Comment | Dignity for dementia victims

Comment | Dignity for dementia victims
Based on star-crossed lovers, Nicholas Sparks’s The Notebook is one of the most heart-rending films and stories of all time. Not only is it the cliché of the forbidden, highly romanticised youthful love which tugs at the heartstrings, but its sub-plot deals with a more relatable and more tragic love relationship; the relationship with dementia. A scene particularly memorable is when Allie, now an elderly woman, suddenly remembers her husband Noah and their complicated past. For a few brief moments Allie and Noah are emotionally reunited as if they had been apart for years.

However, their passionate past is swiftly forgotten as Allie’s mind shifts back into a state of confusion and fear; she no longer remembers the man embracing her. In the film, the scene of chaos that follows Allie’s episode encapsulates the fear of an elderly woman with no understanding of where she is and an elderly man distraught to find his wife no longer recognises him. I cannot properly portray the despondency that is experienced in watching that scene from the film, nor explain what it is like to deal with that situation in real life.

Dementia is a disease that has neither a known root cause or a known prevention or cure. It is simply a case of developing it or not. In today’s world, people are living longer and mental disease among the elderly population is more common than physical disabilities. The Notebook’s portrayal of dementia creates a false hope in that short time of remembrance the person remembers everything and understands the situation they are in. Though in early stages of dementia a person may be capable of situational awareness, the established stage that Sparks’ character Allie is at does not warrant brief periods of realization or ‘snapping out of it’. Dementia is degenerative and progressive. Once it starts developing, memory recollection is infrequent and random often causing confusion and frustration.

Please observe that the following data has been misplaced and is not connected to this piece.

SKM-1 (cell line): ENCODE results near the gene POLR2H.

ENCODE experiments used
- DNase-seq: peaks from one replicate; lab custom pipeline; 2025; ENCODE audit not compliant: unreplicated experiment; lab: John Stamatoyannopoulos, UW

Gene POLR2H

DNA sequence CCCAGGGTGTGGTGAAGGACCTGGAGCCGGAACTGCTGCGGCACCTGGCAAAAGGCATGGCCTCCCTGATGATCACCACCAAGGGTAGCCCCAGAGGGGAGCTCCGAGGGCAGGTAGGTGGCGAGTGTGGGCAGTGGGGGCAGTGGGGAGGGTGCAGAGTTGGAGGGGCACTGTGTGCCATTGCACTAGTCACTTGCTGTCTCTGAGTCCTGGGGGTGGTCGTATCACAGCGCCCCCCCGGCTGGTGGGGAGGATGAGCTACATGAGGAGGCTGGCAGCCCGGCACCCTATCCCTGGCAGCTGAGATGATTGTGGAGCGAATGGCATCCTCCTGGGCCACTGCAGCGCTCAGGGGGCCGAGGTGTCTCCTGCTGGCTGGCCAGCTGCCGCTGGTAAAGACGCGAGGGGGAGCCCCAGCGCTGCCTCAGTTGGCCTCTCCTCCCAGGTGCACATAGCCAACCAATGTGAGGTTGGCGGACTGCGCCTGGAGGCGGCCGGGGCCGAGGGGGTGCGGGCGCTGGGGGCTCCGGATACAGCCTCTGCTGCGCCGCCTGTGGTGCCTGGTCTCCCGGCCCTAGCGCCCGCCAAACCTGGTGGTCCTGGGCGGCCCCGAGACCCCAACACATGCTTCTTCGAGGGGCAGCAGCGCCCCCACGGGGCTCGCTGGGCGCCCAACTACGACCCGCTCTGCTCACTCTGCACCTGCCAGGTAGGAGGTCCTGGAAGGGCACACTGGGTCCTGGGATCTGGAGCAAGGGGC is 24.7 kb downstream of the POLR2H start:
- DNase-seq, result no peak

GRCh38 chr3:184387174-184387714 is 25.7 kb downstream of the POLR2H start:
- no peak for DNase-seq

Like most mental health cases, the issue is not so much the disease itself but people’s perceptions of mental health. Many might feel as though they have ‘lost’ their loved one to this disease because memory loss can cause people to forget the names and presence of family and friends. The fact that they can forget something so important like family creates a fear within us at the thought of having this disease.  Life seems worthless if you cannot remember your own.  As a care worker I’ve met some amazing people with dementia who have shared with me everything from stories of war to stories about their first date. Each one of them retains their personality and distinctive character. Despite this, many of their families chose to not visit, treating them as if they have passed away. Dementia is not death.

It is often expressed that people ‘suffer with dementia’; I would argue that they suffer with loneliness. Despite the saddening scene in The Notebook when we feel Noah’s anguish when his wife no longer recognises him, you are reminded that he visited his wife everyday whether she recognised him or not. Dealing with dementia requires patience and a strong heart, and even when the past seems forgotten, we cannot forget our loved ones.

Jasmin Vincent

Photo: New Line Cinema

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